Guilty Gear -Strive- Review

As an outsider looking in, the Guilty Gear franchise was historically defined by three things:

  • Incredible anime art style
  • Rocking soundtrack
  • Gameplay mechanics so complex you needed a Ph. D. just to be competent

While the franchise’s core audience love it for those reasons, my limited time playing Guilty Gear Xrd was a real struggle. Even with my prior experience in other fighting games at a competitive level, its layers of gameplay systems and character-specific systems immediately overwhelmed me.

Complexity doesn’t necessarily make Guilty Gear bad. In fact, with fighting game design as a whole moving towards a more streamlined approach, Guilty Gear was one of the last bastions for 2D fighters with that level of depth.

As such, the reality of ArcSys streamlining the mechanics of Guilty Gear -Strive- in hopes of brining more players to fold is one that will ruffle feathers on both sides.

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The Guilty Gear -Strive- Beta Is a Mess, But One Aspect of the Experience Deserves Rave Reviews

During the last Guilty Gear -Strive- beta, I flagged a number of major complaints with the game’s online experience.

  1. The beta was wildly unstable. Outages happened for hours at a time, leaving many anxious fans out in the cold.
  2. The Habbo Hotel inspired lobby system was an absolutely horrible way of connecting with other players.
  3. Combat was driven by inferior delay-based netcode. Fights suffered from inputs getting delayed, which compromised the integrity of battle.

This time around, things are…different.

  1. The beta is again, wildly unstable. Arc System Works extended the beta to compensate for lost time.
  2. Despite overwhelming negative feedback from the community regarding the Hobbo Hotel style lobby system, Arc System Works kept it in the game. At least you can matchmake through training mode in the beta.
  3. Delay-based netcode was replaced with rollback netcode. And…

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There Should Be No More Excuses for Bad Fighting Game Netcode

For the most part, I’m loving Under Night In-Birth Exe:Late[cl-r]. Having picked up the game a few weeks ago, its particular brand of anime fighter is deeply gratifying. I’m enjoying it so much that I’ve played dozens of matches through the game’s horrid netcode and will probably suffer through many more just to get a less-than-ideal fix. Even online matches against my brother – who is a 10-minute drive from me – feel sluggish. With everything going on, adequate online play would have been greatly appreciated.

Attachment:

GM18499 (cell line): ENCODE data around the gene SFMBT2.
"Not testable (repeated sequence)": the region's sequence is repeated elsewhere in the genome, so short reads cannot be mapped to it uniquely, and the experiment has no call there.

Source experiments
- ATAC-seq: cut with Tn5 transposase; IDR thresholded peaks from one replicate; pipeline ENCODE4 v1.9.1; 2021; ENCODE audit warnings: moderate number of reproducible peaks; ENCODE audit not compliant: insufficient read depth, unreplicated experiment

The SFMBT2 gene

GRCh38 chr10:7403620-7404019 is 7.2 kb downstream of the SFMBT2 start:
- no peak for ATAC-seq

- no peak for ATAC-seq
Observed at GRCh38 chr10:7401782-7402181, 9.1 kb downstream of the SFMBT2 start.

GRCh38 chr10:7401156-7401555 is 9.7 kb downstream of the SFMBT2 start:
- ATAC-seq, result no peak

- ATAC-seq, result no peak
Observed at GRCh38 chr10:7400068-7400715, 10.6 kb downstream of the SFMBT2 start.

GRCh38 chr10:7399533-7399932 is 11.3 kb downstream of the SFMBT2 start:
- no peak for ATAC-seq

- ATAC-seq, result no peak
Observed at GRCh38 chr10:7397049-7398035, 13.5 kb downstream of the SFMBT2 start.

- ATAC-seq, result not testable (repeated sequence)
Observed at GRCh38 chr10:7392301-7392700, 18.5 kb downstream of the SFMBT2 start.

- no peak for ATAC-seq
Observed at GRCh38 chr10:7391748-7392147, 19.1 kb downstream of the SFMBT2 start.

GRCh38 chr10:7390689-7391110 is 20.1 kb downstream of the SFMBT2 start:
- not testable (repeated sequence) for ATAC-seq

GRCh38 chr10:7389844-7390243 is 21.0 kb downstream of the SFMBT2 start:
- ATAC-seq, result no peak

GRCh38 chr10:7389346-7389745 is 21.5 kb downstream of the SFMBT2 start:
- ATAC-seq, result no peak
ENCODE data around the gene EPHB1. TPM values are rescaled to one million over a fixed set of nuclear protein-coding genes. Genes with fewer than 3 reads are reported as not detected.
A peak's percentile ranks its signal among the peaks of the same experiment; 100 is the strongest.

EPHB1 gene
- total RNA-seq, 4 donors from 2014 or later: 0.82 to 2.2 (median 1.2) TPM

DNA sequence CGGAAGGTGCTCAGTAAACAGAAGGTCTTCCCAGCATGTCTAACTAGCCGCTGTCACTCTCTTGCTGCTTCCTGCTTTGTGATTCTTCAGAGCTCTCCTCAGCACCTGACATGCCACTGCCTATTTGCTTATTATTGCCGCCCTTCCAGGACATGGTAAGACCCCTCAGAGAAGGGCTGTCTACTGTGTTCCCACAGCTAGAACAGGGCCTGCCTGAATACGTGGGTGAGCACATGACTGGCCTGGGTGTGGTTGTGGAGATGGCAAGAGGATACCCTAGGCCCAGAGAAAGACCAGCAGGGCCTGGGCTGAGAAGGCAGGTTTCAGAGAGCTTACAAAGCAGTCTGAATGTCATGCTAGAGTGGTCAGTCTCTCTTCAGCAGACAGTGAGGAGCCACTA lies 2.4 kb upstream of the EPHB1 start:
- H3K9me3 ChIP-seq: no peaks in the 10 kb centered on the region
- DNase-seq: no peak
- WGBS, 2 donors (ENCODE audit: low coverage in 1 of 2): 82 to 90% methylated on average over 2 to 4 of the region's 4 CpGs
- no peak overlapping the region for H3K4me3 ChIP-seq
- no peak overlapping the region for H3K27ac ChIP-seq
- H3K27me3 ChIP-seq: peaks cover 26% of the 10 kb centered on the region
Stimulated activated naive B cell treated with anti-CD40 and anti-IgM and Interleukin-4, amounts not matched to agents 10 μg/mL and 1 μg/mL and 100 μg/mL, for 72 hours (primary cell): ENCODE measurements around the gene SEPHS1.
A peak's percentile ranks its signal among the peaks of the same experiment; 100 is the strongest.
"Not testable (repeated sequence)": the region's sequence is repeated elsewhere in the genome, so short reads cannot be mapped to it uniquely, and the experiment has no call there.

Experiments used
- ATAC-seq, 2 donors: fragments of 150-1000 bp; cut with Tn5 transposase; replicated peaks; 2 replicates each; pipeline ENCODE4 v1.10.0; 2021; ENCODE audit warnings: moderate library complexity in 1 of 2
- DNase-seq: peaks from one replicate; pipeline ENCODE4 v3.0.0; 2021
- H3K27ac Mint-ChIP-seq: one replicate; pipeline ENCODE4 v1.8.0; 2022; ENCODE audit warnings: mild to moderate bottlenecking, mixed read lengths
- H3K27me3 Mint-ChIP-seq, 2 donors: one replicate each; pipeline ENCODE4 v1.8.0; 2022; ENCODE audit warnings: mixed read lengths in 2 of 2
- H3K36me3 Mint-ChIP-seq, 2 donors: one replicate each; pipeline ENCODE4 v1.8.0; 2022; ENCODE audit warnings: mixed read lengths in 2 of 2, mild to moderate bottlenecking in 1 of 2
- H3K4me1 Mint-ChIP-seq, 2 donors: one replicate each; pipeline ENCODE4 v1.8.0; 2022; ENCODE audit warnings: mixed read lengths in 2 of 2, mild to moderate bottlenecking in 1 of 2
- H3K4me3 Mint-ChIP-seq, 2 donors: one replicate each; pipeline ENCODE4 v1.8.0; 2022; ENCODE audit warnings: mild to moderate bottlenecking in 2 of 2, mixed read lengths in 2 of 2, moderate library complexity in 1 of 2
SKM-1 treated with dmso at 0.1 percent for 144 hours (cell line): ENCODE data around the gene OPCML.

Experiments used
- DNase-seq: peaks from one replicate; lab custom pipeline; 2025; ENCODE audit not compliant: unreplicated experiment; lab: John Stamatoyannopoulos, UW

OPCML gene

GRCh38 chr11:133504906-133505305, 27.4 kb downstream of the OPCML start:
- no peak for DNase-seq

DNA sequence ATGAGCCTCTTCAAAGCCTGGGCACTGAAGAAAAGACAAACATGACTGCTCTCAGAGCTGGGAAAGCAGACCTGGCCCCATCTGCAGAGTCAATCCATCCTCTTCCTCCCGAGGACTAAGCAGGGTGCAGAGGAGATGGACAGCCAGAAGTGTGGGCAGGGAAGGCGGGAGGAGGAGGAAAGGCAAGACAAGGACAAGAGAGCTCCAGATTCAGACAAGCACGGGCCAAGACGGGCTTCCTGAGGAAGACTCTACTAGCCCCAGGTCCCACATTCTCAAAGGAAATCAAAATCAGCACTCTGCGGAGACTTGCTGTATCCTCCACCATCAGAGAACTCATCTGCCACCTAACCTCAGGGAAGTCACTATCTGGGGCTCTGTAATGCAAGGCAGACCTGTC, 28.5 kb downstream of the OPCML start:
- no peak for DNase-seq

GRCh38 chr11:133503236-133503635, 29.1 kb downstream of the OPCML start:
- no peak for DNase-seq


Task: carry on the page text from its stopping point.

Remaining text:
It’s not entirely fair to bash Under Night In-Birth Exe:Late[cl-r] for a problem that’s much larger than itself. Furthermore, with this game technically being the fifth update to an old game, one can argue that it’s hampered by delay-based netcode of the time.

Nevertheless, the subject of netcode in fighting games has recently hit a crescendo. As more games adopt better solutions to the fundamental problem, it’s become increasingly maddening to see major developers lean on inferior netcode solutions.

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Mortal Kombat X is Getting Enhanced Online Netplay

Recently, NetherRealm Studios announced that Mortal Kombat X was getting updated with GGPO-style rollback netcode. This is a huge win for the game and its fans, as the dynamic latency model currently used leads to a less-than-ideal online combat kombat experience. As far as I know, a complete overhaul of a game’s netcode this long after launch, at least in a fighting game, is unprecedented.

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